The scheme’s data also uncovered a family practitioner who claimed to have treated 311 Gems members or beneficiaries in a day, which means that if the doctor had worked for 24 hours, he would had to have seen one patient every four minutes.
The scheme has been able to detect ambulance claims that do not correspond with hospital admissions in areas where fraud syndicates are known to be operating.
Another trend is the abuse of hospital cash-back plans offered by life assurers and short-term insurers. Medical scheme members are admitted to hospital, but no pathology tests are conducted during the members’ stay in hospital, which is highly unusual, Goolab said.
It is suspected that members are admitted under false pretences, often after being approached by a fraud syndicate. The scheme pays the hospital bill, and the member collects the cash payout from the insurance policy, which is shared with the syndicate.
Broomberg said Discovery had recovered R1.04 billion in fraudulent claims between 2013 and 2015. In 2013, the scheme recovered R288 million, and by 2015 this had increased 21 percent to R394 million.
Broomberg said international studies estimate that fraud accounts for between three and 15 percent of healthcare funders’ costs.
Goolab and Broomberg presented evidence of anti-selection, which is accelerating the cost of claims.
Anti-selection is when someone joins a scheme only when he or she is ill and needs to claim. It is possible to do this, because open medical schemes must admit anyone who applies to join and may impose only limited waiting periods, during which new members cannot claim certain benefits. Restricted schemes are obliged to admit anyone who is eligible for membership and typically do not apply any waiting periods. Broomberg said DHMS statistics show that, over the eight years to the end of 2015, the average age of its members increased by 6.9 percent, from 31.51 years to 33.68 years. This indicates that young people are waiting until they are older and sicker before joining a medical scheme. Over the same period, the scheme had a 59-percent increase in the prevalence of chronic illnesses. In 2008, 13.9 percent of beneficiaries had chronic illnesses; by 2015, this had increased to 22.1 percent.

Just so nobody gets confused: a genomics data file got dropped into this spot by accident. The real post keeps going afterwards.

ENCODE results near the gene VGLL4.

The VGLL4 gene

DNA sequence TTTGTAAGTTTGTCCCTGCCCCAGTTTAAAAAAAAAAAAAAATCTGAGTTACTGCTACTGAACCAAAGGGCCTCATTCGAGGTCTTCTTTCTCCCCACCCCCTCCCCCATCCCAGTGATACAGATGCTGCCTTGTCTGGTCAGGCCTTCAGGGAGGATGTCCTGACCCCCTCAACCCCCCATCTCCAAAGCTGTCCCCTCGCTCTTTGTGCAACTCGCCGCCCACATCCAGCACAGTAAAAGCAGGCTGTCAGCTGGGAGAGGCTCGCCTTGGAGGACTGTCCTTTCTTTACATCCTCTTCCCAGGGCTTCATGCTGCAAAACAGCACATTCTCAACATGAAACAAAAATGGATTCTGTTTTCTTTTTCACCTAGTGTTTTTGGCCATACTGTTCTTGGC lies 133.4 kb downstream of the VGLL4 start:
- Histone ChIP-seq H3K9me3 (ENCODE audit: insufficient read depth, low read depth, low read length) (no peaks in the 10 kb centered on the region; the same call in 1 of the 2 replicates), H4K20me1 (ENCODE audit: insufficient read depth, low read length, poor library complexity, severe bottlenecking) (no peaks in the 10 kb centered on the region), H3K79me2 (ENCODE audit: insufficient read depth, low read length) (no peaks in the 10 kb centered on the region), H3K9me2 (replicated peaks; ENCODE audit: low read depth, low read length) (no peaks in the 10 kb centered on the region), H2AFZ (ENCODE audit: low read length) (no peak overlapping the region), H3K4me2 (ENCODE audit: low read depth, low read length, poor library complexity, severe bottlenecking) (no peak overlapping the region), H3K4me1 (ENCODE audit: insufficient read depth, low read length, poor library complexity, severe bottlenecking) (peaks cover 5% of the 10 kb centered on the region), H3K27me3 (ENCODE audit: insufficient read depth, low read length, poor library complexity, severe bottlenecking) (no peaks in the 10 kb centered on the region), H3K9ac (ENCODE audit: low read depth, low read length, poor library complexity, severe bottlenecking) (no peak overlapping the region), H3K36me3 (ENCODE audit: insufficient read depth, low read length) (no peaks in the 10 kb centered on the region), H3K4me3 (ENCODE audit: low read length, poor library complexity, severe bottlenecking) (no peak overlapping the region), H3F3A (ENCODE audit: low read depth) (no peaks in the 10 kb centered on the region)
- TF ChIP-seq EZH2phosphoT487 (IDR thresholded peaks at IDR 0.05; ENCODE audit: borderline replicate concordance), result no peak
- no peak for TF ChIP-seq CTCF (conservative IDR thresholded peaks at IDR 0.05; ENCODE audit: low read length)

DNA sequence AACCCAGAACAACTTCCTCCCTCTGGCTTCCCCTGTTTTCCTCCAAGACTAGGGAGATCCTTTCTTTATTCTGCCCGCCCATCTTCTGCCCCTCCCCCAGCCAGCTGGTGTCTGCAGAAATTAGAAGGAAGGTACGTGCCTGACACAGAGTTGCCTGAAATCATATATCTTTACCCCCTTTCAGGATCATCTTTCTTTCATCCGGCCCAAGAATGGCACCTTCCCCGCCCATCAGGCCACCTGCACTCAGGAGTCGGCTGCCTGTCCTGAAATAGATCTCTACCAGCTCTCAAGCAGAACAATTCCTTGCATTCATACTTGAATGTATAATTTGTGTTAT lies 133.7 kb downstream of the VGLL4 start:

Broomberg said that, on average, a member with a chronic illness claims four times more than a member who does not have one.
In addition, the scheme relies on members who do not claim anything in a year to fund a surplus that carries the costs of those who do claim.
Broomberg said, that over the eight years to 2015, the percentage of DHMS members who did not claim anything in a year decreased from 60 percent to 50 percent.
Another indication of anti-selection is the increase in the number of members claiming for rare diseases, such as multiple sclerosis and rheumatoid arthritis. Broomberg said the incidence of people who claim for these illnesses should be random, but the scheme has noticed a large increase in the number of people who claim for these illnesses in the first year of membership. This indicates that they were advised to join a scheme at any cost, because their claims were likely to be high.
On average, the claims of a member with multiple sclerosis exceed his or her annual contributions by four to five times. In other words, a scheme needs five healthy families to cover the costs of that one person, he said.
Goolab said anti-selection was not confined to open medical schemes. Restricted schemes, such as Gems, had found that principal members enrolled family members as beneficiaries only when they needed to claim.
Gems’s statistics show that in the first year – in particular, within the first three months – of members joining the scheme, hospital admissions are 53.4 percent higher than in subsequent periods.
Broomberg says these statistics provide an indication of the uphill battle that medical schemes are waging in trying to keep contribution increases in line with increases in salaries and wages.